Measuring the interaction of light in the world does not happen only in the labor on the industrial floor. When your research takes you into the great outdoors, you need instruments that are rugged and portable. Avantes’ modular design and portability were a great advantage to researchers working out of the Rocky Mountain Biological Laboratory in Gothic, Colorado near Crested Butte, elevation 2,889 meters.
The Pollinator/ Floral Characteristic Relationship
Understanding the relationship between pollinator and floral display could unlock important answers in agriculture as well as conservation and ecology. The team lead by Dr. Kenneth D. Whitney at the Rocky Mountain Biological Lab (RMBL) looked at this relationship along altitude gradients at sixty-seven sites around the West Elk Mountains surrounding the RMBL across an altitude range of 1,300 meters. These scientists sought to quantify variations in community-weighted mean floral color across three essential components, hue, saturation, and brightness. They hypothesized a shift in color values with the transition from bee-dominated to fly-dominated pollination at higher elevations.
It is well understood that bees use their color vision to locate flowers at a distance. They have a larger visual range than humans do, extending further into the ultra-violet range. Bee’s vision is trichromatic, meaning they have three color receptors for ultraviolet, blue, and green. Foraging bees are color discriminate and demonstrate strong wavelength-dependent preferences. Bee vision has been studied in great detail along with bee preference influence on flower evolution.
Flies, alternatively, have limited color vision with only two kinds of photoreceptors and a short visual range. They are far less discriminating in flower selection and appear to have far less influence on flower evolution.
Biotic and Abiotic Evolutionary Mechanisms
Pinpointing drivers of evolutionary changes is complicated, biotic factors such as pollinator preference compete with abiotic factors like Average Daily UV dose and average temperature. To test this, the researchers made a series of predictions about floral expression using the assumption that pollinator preferences would be one of the principal mechanisms. First, they predicted that as elevation rose (and bee pollinators became scarcer), hue and saturation in the Bee visual range would diminish. They also believed that hues perceived by flies and brightness in fly preferred wavelengths would increase.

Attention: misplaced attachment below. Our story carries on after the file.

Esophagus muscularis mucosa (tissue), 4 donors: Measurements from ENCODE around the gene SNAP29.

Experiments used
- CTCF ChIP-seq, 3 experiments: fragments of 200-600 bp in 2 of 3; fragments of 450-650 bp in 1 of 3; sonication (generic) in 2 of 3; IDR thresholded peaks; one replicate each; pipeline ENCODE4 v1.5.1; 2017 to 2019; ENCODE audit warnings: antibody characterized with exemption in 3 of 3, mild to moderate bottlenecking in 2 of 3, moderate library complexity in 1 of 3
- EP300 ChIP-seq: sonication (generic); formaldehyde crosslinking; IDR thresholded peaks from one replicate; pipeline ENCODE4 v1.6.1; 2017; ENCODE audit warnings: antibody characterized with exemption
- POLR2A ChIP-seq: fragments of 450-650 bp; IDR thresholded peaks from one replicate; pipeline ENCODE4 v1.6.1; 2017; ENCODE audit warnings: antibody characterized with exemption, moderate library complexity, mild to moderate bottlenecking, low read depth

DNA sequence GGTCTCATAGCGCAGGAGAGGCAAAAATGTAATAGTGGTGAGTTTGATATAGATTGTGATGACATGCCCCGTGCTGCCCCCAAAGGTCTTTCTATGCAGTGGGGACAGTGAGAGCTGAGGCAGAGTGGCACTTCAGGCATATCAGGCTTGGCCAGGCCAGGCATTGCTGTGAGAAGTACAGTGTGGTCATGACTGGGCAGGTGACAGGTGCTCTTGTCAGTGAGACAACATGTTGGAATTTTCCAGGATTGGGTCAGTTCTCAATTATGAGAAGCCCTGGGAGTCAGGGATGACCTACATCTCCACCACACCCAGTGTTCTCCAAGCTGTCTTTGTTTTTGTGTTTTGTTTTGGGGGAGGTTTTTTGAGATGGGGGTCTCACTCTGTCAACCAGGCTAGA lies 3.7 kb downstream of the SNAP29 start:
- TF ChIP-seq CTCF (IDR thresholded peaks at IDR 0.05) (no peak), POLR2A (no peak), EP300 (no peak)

Community Weighted Mean Color Data
In order to investigate patterns of community-wide shifts in floral expression, the RMBL researchers devised a method using the percent of ground coverage of each identified species in their study over each study area to calculate the weighted average of the raw spectra reflectance measurements to determine by the average reflectance of each species. This data was arbitrarily classified into 8 spectral bands named for their appearance in the human visual range UVB (300-315nm), UVA (315-400nm), Violet (400-440nm), Blue (440-500nm), Green (500-565nm), Yellow (565-590nm), Orange (590-625nm), and Red (625-700nm). Raw diffuse irradiance spectral data was collected with the AvaSpec-ULS2048 spectrometer. Today, U.S. customers have the option of adding a waterproof protective case (AvaTrek) for rugged portability and a wider selection of cutting-edge instruments, including the new EVO electronics and CMOS detectors.